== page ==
A lot or a little?
The parents' guide to what's in this movie.
What parents need to know
Parents need to know that The Neon Demon is an unusual drama from acclaimed cult favorite director Nicolas Winding Refn, who's best known for Drive (2011). It's extremely mature, with shocking violence: dead bodies, lots of blood, murder, death, suicide, punching, painful wounds, threats, and the sounds of a possible rape. And that list doesn't even include the most startling image of all, involving an eyeball. Women are shown topless, and there's strong sexual material, including a woman having sex with a female corpse. Language is infrequent but includes a few uses of "f--k," "p---y," and "a--hole." Some characters smoke cigarettes, and there's some background drinking.
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- Kids say
What's the story?
In THE NEON DEMON, in the modeling world of Los Angeles, small-town, fresh-faced Jesse (Elle Fanning) is a rising star. Surrounded by chiseled women who've undergone surgery to make their bodies and faces more "perfect," Jesse has a natural quality that draws photographers and fashion designers to her. A young shutterbug (Karl Glusman) tries to date her, and makeup artist Ruby (Jena Malone) tries to befriend her, but there are always strings attached. Two of Ruby's model friends (Bella Heathcote and Abbey Lee) are wary of Jesse, mindful that they could begin losing jobs to her. Finally, when the manager (Keanu Reeves) of Jesse's hotel gets out of hand, Jesse calls on Ruby. But everything leads up to an incident of unexpected violence.
Is it any good?
This exquisite nonsense from director Nicolas Winding Refn, best known for the excellent Drive, has very little substance -- it's not exactly art -- but it does have plenty of style and tension. Drawing inspiration from David Lynch, David Cronenberg, Brian De Palma, and others, The Neon Demon is a variety of surfaces and reflections, characters looking and being looked at. It purports to explore the nature of beauty while itself trying to be beautiful. But it really doesn't dig much deeper than that.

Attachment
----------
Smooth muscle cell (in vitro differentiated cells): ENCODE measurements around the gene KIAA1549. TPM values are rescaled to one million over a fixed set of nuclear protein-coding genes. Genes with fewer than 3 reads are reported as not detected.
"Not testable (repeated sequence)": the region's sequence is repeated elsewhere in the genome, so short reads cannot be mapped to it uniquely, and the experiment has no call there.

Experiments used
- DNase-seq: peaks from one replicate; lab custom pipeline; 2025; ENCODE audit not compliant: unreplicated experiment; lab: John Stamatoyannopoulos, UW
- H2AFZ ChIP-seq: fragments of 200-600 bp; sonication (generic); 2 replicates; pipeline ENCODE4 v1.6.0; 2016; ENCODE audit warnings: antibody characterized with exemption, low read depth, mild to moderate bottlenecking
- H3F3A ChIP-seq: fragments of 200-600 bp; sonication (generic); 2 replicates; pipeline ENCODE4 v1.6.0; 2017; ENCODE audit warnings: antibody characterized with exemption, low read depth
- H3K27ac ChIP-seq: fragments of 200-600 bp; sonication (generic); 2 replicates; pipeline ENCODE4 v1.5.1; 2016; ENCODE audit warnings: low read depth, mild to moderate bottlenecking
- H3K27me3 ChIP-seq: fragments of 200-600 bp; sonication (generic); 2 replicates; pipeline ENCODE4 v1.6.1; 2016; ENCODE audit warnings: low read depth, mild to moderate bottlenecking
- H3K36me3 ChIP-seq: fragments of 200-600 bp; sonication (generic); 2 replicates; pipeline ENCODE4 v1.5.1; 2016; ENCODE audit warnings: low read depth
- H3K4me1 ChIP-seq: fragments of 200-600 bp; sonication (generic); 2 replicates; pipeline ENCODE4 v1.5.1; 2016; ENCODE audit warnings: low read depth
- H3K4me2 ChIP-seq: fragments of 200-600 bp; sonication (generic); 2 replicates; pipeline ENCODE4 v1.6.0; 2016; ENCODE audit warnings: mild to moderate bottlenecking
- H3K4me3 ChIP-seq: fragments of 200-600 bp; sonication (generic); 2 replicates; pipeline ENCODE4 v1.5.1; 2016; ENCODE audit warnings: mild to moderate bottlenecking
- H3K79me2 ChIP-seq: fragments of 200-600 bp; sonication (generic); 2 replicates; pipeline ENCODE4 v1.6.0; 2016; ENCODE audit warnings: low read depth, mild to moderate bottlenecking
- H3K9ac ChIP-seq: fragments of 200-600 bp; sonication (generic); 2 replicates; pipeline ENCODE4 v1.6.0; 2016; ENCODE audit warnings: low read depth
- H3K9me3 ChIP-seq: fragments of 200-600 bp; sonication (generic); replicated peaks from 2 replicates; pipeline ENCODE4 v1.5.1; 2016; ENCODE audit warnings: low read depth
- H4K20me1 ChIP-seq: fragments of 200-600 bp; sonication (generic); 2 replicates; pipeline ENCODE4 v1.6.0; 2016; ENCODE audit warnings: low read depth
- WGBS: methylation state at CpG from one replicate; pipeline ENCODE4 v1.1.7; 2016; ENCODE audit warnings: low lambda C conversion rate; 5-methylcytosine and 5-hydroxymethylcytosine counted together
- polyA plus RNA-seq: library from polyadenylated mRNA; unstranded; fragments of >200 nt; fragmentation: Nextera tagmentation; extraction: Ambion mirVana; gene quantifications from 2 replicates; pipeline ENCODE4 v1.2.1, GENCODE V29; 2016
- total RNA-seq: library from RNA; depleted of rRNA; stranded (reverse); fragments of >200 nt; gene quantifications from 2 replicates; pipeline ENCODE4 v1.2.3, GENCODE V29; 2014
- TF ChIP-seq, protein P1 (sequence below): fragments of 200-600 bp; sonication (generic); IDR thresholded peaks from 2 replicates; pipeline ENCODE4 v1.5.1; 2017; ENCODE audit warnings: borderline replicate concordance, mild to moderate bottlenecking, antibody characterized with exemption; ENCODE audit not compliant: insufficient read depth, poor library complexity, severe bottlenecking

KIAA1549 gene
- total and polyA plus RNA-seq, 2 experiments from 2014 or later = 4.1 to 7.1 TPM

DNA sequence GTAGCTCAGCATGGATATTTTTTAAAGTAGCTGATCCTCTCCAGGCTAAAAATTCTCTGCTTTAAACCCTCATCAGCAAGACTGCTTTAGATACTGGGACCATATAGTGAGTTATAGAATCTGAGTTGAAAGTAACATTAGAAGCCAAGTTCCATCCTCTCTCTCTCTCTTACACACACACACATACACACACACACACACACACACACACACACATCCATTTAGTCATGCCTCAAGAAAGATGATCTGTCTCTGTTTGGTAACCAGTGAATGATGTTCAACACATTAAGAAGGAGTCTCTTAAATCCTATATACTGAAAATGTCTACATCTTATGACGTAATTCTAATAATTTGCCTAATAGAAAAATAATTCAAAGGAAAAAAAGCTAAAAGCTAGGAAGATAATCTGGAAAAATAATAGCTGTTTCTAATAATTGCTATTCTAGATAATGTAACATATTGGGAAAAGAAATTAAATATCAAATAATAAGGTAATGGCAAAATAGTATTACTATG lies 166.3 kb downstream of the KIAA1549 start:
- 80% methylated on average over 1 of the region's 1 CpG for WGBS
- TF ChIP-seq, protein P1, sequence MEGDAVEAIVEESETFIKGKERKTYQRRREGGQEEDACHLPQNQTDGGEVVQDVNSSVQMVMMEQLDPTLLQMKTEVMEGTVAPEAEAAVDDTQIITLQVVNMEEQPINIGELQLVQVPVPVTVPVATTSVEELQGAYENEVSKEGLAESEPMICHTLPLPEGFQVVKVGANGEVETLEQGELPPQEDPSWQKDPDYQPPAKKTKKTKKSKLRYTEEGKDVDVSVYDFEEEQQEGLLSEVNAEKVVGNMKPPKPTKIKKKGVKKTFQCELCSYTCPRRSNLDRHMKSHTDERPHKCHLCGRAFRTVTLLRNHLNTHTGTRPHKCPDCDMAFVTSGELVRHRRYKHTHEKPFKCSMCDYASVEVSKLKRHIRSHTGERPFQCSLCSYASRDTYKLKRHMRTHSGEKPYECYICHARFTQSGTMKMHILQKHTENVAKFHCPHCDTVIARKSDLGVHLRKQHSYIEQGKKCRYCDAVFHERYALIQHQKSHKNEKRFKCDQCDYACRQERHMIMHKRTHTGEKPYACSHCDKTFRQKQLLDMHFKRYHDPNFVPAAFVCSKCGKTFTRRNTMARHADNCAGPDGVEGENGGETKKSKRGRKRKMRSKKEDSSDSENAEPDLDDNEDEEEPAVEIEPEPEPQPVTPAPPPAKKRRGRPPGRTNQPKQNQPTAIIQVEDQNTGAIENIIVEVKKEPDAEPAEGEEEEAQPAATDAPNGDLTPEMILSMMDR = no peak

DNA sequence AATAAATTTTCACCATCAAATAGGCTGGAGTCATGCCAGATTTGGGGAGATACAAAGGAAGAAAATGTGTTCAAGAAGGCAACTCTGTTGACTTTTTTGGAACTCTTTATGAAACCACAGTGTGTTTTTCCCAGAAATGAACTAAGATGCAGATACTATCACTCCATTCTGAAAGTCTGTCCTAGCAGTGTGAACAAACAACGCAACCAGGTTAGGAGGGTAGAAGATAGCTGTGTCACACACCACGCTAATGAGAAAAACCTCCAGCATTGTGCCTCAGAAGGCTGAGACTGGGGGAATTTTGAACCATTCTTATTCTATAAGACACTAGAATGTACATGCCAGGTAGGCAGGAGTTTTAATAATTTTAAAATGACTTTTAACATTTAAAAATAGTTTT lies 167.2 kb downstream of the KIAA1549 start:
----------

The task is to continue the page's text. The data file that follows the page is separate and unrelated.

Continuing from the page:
The movie is filled with crazy, breathtaking moments -- such as a mountain lion suddenly appearing in Jesse's room, a blood-soaked photo session, a lights-out photo session, and a strobe-lit performance at a party. It all leads up to a shocking, giddily disgusting conclusion that doesn't exactly complete the thesis but is at least memorable. The cinematography is always dreamily vivid, and an electronic score by Cliff Martinez frequently sends the images floating off into ecstasy.
Talk to your kids about ...
How are sex and nudity treated in the movie? Is it meant to be titillating, or does it have a different effect? Why? How much sexual content in media is appropriate for kids?
What do you think the movie is trying to say about beauty? Is it something to strive for at any cost? Why or why not?
Does the movie have a positive representation of female body image or a negative one? Why?
What's the allure of the modeling industry? Does this movie make being a model more appealing or less appealing?
- In theaters: June 24, 2016
- On DVD or streaming: September 27, 2016
- Cast: Elle Fanning, Jena Malone, Keanu Reeves
- Director: Nicolas Winding Refn
- Studios: Broad Green Pictures, Amazon Studios
- Genre: Drama
- Run time: 117 minutes
- MPAA rating: R
- MPAA explanation: disturbing violent content, bloody images, graphic nudity, a scene of aberrant sexuality, and language
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Common Sense Media's unbiased ratings are created by expert reviewers and aren't influenced by the product's creators or by any of our funders, affiliates, or partners.